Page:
Six cast members from the seven-season hit political drama “The West Wing” will join Democratic presidential nominee Hillary Clinton on the campaign trail this weekend in Ohio.
Calling on the support of familiar Hollywood faces has become common practice for American politicians, but how effective will the tactic prove this time, especially since the show’s final episode aired more than a decade ago?
Aaron Sorkin, who created the series and served as lead writer for more than half of its run, said video-streaming services have introduced the storyline to younger audiences.
“Thanks to Netflix, it’s not that the show has had a longer life. It’s that the show has been completely born again,” Mr. Sorkin told Entertainment Weekly. “College kids, high school kids are watching the show like it’s brand new.”
Eric Kasper, an assistant professor of political science at the University of Wisconsin-Eau Claire, told The Christian Science Monitor in July that the current presidential election has been more personality-driven than most.
It makes sense for both Ms. Clinton and Republican candidate Donald Trump to rely on celebrities to bolster their popularity, since both have such high unfavorable ratings, Dr. Kasper added.
But having celebrity friends and allies does not necessarily translate into political clout, Michael Cobb, a North Carolina State University associate professor of political science, told The Boston Globe last October.
“Celebrities are really good at getting attention. They can create a celebrity-like environment in which people get pumped up,” Dr. Cobb said, noting that not all celebrities are credible. “In fact, very few celebrities are seen as credible.”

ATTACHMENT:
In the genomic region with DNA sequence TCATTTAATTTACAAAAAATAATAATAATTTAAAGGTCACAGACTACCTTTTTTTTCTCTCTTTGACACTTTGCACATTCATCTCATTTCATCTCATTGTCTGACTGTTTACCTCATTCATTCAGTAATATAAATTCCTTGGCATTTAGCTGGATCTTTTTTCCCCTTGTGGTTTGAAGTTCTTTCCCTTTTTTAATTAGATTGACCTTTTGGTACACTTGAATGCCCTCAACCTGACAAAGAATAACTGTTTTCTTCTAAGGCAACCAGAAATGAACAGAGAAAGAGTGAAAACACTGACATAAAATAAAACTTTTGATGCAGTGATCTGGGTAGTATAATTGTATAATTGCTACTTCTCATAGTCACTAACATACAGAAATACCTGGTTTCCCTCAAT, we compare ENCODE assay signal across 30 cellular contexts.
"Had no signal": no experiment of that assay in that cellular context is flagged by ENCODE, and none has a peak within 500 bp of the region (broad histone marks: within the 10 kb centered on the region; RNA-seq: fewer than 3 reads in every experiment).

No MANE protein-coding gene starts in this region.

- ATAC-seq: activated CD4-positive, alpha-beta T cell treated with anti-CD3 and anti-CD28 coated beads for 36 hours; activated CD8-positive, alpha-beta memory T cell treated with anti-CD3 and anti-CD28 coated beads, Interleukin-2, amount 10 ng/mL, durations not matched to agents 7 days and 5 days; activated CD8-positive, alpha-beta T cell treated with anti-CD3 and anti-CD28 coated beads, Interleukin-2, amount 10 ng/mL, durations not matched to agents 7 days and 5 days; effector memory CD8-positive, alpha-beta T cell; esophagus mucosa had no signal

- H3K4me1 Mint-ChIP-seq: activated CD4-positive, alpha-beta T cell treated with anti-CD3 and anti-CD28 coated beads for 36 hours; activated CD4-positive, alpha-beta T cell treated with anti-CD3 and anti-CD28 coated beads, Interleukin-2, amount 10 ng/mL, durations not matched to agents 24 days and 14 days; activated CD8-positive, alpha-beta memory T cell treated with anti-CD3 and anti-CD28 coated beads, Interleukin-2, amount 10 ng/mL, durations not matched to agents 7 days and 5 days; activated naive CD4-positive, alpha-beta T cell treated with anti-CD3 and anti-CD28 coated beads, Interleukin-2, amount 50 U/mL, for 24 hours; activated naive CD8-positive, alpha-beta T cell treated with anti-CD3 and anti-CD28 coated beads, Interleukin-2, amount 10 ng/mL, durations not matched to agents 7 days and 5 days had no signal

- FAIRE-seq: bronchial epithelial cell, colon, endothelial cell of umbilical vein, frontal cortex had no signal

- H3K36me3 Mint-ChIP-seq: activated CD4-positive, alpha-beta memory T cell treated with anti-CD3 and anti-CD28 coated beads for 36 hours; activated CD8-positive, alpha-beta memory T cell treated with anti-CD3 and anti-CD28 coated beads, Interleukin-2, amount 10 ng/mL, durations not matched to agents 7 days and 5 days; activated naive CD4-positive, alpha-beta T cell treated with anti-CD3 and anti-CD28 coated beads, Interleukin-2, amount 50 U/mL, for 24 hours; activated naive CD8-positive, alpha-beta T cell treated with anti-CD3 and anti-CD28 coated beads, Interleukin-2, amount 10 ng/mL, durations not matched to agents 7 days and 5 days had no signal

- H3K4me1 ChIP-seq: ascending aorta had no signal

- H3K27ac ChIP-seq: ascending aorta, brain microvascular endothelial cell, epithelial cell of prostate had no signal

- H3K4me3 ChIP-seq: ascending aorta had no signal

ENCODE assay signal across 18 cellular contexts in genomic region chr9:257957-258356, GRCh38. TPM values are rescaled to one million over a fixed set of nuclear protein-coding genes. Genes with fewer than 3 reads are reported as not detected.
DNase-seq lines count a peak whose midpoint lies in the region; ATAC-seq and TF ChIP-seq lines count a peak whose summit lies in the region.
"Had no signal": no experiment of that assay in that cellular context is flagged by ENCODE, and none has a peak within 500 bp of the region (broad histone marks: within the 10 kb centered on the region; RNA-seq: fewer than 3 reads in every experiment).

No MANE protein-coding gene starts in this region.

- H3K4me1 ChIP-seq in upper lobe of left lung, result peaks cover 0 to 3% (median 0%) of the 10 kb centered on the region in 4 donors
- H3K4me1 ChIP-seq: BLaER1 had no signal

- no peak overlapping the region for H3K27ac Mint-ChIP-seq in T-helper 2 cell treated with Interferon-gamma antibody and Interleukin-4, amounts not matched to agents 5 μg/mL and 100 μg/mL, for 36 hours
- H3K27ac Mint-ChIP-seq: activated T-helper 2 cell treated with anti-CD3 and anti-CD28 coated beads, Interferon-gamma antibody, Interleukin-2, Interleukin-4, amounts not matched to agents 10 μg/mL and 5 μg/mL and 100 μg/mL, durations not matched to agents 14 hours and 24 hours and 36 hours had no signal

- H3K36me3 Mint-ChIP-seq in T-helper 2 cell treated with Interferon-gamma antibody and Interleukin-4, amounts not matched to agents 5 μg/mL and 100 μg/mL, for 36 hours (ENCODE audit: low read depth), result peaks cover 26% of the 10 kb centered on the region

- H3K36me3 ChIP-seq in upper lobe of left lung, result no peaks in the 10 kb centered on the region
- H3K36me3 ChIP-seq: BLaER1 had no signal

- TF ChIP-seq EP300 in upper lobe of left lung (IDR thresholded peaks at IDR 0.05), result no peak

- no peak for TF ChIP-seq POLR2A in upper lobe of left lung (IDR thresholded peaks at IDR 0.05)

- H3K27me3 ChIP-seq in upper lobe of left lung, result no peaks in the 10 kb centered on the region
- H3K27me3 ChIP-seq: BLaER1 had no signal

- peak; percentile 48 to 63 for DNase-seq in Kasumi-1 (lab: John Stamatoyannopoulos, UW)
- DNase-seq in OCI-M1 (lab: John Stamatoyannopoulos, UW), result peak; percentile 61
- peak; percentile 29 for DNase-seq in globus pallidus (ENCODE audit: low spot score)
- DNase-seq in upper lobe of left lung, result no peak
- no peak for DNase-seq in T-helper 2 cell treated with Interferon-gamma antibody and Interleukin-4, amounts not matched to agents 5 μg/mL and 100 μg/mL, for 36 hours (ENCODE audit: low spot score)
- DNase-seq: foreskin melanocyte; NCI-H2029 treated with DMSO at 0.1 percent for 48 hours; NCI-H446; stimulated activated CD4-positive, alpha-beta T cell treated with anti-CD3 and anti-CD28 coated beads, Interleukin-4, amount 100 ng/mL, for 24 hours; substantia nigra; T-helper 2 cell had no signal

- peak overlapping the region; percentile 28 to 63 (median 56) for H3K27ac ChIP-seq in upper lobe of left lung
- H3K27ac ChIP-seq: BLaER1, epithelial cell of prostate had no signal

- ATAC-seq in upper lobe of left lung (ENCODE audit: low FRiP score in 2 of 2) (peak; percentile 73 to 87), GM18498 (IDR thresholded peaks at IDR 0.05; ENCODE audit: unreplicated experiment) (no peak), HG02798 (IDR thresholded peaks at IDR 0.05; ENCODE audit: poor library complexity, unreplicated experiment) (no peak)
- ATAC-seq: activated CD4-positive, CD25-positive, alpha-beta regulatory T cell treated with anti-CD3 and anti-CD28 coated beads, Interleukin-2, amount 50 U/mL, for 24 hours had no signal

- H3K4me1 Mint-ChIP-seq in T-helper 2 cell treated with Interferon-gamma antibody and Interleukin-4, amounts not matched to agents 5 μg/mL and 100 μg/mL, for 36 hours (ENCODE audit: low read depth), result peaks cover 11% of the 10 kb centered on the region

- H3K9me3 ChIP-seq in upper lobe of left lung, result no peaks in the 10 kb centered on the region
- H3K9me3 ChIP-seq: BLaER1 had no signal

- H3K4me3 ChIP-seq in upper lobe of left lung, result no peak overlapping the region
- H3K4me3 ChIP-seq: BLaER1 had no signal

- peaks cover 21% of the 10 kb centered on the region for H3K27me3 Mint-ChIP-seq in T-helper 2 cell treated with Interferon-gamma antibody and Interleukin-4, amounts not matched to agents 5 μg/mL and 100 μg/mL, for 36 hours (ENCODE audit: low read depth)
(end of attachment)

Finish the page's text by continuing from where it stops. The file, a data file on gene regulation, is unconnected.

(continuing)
While the actors in “The West Wing” may not offer much credibility, as their political experience on the White House set was scripted, perhaps Clinton’s campaign stands to gain by drawing comparisons between herself and the dynamic behind-the-scenes politics in the fictional administration of Jed Bartlet as portrayed by Martin Sheen.
“Our show looked at politics through a very romantic lens and very idealized lens,” Sorkin said during his Entertainment Weekly interview. “The show kind of got away with earnestness because the characters were so charming, so good at their jobs, and their purpose was good.”
Bradley Whitford, who played White House Deputy Chief of Staff Josh Lyman, jumped in to note that there’s an element of reality baked into the show’s drama.
“I used to get defensive about the accusation that it was a fantasy,” Mr. Whitford said. “I guarantee you that Bill Clinton and George Bush were surrounded by people who understand that politics is the way to create your moral vision.”
Whitford will be joined at campaign events in Ohio by Richard Schiff, who played communications director Toby Ziegler; Allison Janney, who played press secretary C. J. Cregg; Dulé Hill, who played Charlie Young; Joshua Malina, who played Will Bailey; and Mary McCormack, who played Kate Harper.
The six will take part in organizing events in the Mahoning Valley, Cleveland, Sandusky, and Toledo on Saturday, followed by stops in Dayton and Columbus areas on Sunday, the campaign said, as Variety reported.
The deadline to register to vote in Ohio is Oct. 11.